A surreal dream-world where everything is possible but nothing is easy. Peaceful and Zen. Brutally obstinate. Prepare to unlearn everything you thought you knew about voxel sandbox games.


  • A complete game, deep and complex, with mods available but not required.
  • An immersive 3D world, with no pop-ups and minimal HUDs between you and the world.
  • Paragon of the "voxel" concept, with virtually every in-world thing on the voxel grid.
  • In-world crafting systems with unique recipes.
  • Rich emergent mechanics, customizable machines built of discrete and fungible parts.
  • Complex in-game technology: optical logic circuits, hinged/rotary machinery, automated crafting.
  • Subtle dynamics: material angle of repose, fuel and soil quality, conservation and decay.
  • Exercise critical thinking and logical reasoning, and learn through experimentation.
  • Built-in new player guide, hint system providing low-spoiler guidance.
  • Playable and consistent across all platforms, single or multi-player. Mobile-friendly, gamepad-friendly.
  • Eggcorns! Pumwater!


  • This game is very likely (depending somewhat on how you play) to be difficult, complex, and unforgiving. If you want to unlock most of the content, expect to be mentally taxed, in both agility and endurance.
  • Only very basic, minimal-spoiler guidance is included in the game. Figuring things out yourself is part of the default experience. If you need more guidance, Join the Community (below).
  • Do not expect intuition you have built up from other games, including other voxel sandbox or puzzle games, to apply here. This game has its own logic and learning it is part of the full experience.


This package is the stable release of NodeCore. It's ideal for streamers, offline players or others who can't afford to deal with bugs, but new features may be delayed.

Alternatively, check out NodeCore ALPHA for the cutting-edge unstable version.

Join the Community:



Do you recommend this game?

  • This game delivers on all of its promises- but is frustratingly difficult to play "as intended".

    This review is pending a rewrite, 2021-10-25. My opinions of it have changed a lot since I first played it. It was initially more scathing. Pastebin for the old review here: https://pastebin.com/pb7tcRFg

    In short:

    • I played this game for nearly 5 hours straight and accomplished almost nothing. Got very frustrated with the early-game systems.
    • This was surprising to me- I normally take to minimal-instruction games like "The Witness" and "Understand" (as mentioned in another review) quite well- I've played both.
    • The next 5 hours, I focused on finding metal ores. They were very difficult to find, but I managed to get about ~15 "prills" (the basic unit of metal)
    • The game sped up massively after metallurgy. Forging metal tools not only speeds up the game, but unlocks most of the "interesting" content- Machinery, light logic, all of that.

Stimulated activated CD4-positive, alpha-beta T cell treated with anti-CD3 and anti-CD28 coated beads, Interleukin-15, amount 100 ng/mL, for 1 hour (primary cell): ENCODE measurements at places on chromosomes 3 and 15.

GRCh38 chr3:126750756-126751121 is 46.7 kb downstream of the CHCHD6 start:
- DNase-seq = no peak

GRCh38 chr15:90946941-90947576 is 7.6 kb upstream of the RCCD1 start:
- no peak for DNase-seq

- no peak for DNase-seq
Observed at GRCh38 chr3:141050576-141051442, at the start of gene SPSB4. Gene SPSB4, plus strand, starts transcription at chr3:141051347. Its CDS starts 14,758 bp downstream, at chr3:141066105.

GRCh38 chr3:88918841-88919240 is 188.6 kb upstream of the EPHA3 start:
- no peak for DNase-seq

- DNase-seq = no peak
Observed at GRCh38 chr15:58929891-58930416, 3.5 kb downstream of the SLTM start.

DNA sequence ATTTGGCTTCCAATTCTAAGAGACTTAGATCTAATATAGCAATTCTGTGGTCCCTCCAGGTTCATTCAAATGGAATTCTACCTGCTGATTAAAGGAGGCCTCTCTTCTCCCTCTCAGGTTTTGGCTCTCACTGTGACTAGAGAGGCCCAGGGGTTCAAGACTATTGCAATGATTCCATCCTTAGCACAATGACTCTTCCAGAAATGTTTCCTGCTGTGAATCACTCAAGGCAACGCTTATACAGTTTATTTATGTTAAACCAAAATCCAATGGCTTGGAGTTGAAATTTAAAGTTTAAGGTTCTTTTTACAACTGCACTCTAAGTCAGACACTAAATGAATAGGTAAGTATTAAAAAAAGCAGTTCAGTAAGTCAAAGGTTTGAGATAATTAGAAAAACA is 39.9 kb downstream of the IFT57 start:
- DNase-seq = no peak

• I went from 15 prills after 10 hours over two sessions to having 40+ spare prills in between building machines to make my in-game life easier.

    However, this review is still a tentative "Not Recommend" because it was near impossible to play when played as intended. The intended way of playing is without spoilers, discovering everything through experimentation, with the hint system being pushes in the right direction. This sounds good in theory, but the implementation is severely lacking. Even the (unofficial) game wiki is no help past the "wood tier" of technology. I found more help reading the game's source code, and found that it gave me hints without making the intended action immediately obvious.

    This game is really good- but the good part is hidden under a lot of blind trial and error. It needs work, but the core (heh get it) is solid.

  • Unique and well-polished, but not for everyone

    I think it's safe to say that NodeCore is the best game I've played in Minetest, hands-down. The game features a lot of polish and accessibility features that I haven't seen elsewhere, and since I last played the dev has clearly put a lot of effort into making the game control in a smooth and convenient fashion.

    The design of the game is also quite unique, by making every craft and interaction occur in the world itself rather than an inventory screen and often involving the interaction of natural forces and materials. This makes many normally-trivial things harder, but also gives the player an incredible skill ceiling, with all kinds of optimization and automation becoming possible as the game progresses. But it's never as simple as getting the "does thing X but faster" block--the player must design their machines using the environment. It's one hell of a concept, and I caught myself a few times spending a lot of effort trying to puzzle out faster ways of doing what I could already do because doing so is genuinely useful and engaging.

    On the other hand, I suspect it's this very concept that makes me less interested in playing. When I play games, it's usually to unwind and not have to do serious thinking about design and interactions (my job offers plenty of that, thanks). As such, as much as I admire NodeCore and can tell that it's good, it's also a game that's never held me for very long. It also doesn't help that progression is at times tied to guesswork, having to work out how a new object works by brandishing various nouns and verbs at it can be tiring even if you know it'll let you do something cool in the end.